Towngas can't explain gas build-up
Probe to focus on how it travelled 30m to pool under building
Government investigators and Towngas remain no nearer to finding the reasons for Tuesday's Ngau Tau Kok gas explosion, which killed one woman and injured eight people, including a police officer.
A joint investigation team from the police, Fire Services Department and Electrical and Mechanical Services Department met for the first time yesterday morning.
The EMSD said the probe would focus on two areas: why there was unusual corrosion in an underground pipe 20 to 30 metres from Wai King Building and how the leaked gas travelled that distance and accumulated in the building.
The department's assistant director, Frank Chan Fan, admitted on RTHK's Talkabout programme he had no idea how a 7cm-diameter hole had appeared in the pipe.
'From what we understand, the normal life of such pipes should be about 50 years but the pipe involved in the incident is only 23 years old. Hence, we have cut up the pipe and are conducting scientific tests on it,' he said.
Speaking on the same programme, Towngas senior network manager Simon Ngo Siu-hing, an engineer, said they had checked that stretch of pipe a month ago and found no problems.
'This time we have not dug up that stretch only but also other pipes in nearby areas to have a look and all of them are in excellent condition. It was only that stretch which was abnormal,' he said.
Mr Ngo said there was no gas pipe under the building and he could offer no explanation on how the gas built up in the building.
Meanwhile, the daughter of 89-year-old Liu Lok-chun, who died in the explosion, demanded to know why no one entered the building to check after a security guard there had smelled the gas in the lift lobby and reported it to the 24-hour Towngas hotline at about 12.30pm, two hours before the blast.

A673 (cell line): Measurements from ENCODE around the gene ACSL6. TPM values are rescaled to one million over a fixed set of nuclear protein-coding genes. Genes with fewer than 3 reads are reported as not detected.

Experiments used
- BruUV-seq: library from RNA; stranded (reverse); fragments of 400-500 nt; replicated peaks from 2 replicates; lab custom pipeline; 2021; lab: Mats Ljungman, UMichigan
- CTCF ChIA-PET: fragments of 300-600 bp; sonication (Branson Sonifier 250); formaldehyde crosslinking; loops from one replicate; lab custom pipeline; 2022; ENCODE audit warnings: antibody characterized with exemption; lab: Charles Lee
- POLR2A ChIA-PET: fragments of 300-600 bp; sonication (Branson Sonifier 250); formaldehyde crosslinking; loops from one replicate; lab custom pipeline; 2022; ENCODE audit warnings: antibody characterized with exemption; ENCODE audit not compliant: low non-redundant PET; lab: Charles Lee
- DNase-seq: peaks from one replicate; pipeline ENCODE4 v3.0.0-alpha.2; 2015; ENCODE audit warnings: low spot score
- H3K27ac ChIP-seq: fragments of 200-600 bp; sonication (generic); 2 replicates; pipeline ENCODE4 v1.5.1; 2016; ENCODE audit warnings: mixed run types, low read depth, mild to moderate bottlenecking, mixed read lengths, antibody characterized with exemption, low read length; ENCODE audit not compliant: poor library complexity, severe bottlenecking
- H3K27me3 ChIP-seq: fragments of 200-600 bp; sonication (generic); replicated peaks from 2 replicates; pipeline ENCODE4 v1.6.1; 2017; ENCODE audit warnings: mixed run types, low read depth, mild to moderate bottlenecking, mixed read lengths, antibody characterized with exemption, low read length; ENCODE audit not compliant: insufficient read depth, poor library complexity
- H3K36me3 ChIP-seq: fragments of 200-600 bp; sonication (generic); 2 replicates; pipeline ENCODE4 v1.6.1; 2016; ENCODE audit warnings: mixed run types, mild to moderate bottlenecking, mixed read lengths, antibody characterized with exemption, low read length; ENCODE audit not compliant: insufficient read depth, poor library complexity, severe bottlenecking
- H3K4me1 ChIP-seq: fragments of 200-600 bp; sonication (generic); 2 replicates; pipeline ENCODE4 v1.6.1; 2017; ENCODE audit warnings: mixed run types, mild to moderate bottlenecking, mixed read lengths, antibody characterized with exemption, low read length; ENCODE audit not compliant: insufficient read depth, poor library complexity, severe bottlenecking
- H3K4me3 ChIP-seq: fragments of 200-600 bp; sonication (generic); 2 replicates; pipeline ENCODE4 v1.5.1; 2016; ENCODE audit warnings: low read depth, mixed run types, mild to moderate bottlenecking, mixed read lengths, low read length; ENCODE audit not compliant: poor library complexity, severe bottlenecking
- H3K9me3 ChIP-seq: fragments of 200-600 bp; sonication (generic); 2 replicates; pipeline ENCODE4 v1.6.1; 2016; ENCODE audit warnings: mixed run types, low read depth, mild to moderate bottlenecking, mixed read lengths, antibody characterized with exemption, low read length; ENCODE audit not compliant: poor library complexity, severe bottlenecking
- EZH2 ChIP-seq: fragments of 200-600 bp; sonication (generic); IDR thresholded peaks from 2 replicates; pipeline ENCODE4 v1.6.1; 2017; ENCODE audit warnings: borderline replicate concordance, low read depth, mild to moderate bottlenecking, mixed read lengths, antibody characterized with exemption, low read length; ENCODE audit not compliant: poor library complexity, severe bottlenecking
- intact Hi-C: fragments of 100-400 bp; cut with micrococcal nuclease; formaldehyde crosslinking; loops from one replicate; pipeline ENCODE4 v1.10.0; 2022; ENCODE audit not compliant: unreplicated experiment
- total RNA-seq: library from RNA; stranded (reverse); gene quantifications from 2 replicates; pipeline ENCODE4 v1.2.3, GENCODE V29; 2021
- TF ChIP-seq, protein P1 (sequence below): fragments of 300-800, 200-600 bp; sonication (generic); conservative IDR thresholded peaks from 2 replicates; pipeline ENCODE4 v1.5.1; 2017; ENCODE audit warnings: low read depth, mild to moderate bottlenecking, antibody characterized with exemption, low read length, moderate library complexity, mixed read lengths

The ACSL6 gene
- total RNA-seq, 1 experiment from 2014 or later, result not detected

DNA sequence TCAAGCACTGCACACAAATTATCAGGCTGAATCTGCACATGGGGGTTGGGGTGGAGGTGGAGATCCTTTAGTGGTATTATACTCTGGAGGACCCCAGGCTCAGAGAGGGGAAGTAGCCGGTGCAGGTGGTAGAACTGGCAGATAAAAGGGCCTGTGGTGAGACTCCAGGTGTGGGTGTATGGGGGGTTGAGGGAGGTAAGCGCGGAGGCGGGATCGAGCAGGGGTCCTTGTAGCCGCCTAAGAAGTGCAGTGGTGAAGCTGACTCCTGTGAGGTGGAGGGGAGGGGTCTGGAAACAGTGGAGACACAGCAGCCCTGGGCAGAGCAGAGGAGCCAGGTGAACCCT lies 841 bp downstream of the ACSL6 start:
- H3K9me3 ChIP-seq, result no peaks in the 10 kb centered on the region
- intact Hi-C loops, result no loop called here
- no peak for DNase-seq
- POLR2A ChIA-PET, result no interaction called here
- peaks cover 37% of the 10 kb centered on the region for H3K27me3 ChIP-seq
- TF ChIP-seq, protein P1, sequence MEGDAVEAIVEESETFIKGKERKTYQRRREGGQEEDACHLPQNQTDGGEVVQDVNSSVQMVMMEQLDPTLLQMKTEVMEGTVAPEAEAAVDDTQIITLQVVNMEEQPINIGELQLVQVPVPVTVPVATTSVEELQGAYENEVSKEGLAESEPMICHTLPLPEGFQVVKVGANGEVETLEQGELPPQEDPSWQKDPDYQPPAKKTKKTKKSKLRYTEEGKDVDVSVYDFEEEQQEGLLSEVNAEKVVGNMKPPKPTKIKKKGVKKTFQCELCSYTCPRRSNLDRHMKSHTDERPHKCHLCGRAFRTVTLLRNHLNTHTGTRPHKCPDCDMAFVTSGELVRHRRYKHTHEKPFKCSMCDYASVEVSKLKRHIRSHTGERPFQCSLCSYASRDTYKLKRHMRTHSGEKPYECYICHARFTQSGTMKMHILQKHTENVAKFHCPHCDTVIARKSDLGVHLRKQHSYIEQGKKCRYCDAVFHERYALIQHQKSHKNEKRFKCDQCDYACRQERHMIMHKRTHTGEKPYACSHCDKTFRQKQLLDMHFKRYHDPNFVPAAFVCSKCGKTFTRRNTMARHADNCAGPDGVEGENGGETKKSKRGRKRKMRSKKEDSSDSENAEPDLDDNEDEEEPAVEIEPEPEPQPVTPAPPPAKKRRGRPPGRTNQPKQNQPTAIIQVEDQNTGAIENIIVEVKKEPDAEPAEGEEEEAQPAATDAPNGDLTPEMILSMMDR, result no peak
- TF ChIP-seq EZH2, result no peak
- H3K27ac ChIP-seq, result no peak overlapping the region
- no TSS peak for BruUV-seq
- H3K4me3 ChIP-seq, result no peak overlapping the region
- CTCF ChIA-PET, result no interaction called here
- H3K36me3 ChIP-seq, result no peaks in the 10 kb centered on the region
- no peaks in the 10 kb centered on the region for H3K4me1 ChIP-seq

'I don't understand why no one entered the building to check or help us. Firemen and Towngas staff only worked outside,' the woman, giving her name as Mrs Leung, said.
Fire Services Department divisional officer (Kowloon-Central) Ma Ning said it was decided not to evacuate the whole building as it was feared an explosion during evacuation could result in more casualties.
The residents of Wai King Building said yesterday they are worried whether their insurance would cover the cost of repairs.
Cheung Yeung Siu-ming, vice-president of the building's owners' corporation, said the association had a surplus of more than $1 million and third-party liability insurance of $10 million.
However, all insurance documents were lost in the explosion, she said. 'The documents were stored in an office on the ground floor but the office was wrecked,' she said. 'We have contacted the insurance company and the notaries have already inspected it. We are still not sure if our insurance is enough to cover all the costs.'
Kwun Tong district councillor Yip Hing-kwok said it would cost $2 million just to fix the lift doors.
Secretary for Home Affairs Patrick Ho Chi-ping said residents could apply to the Buildings Department's emergency repair fund.
The severely damaged lobby was reopened last night to admit repair workers. The water supply was restored to the second to seventh floors at 6pm and is expected to be restored to the others today.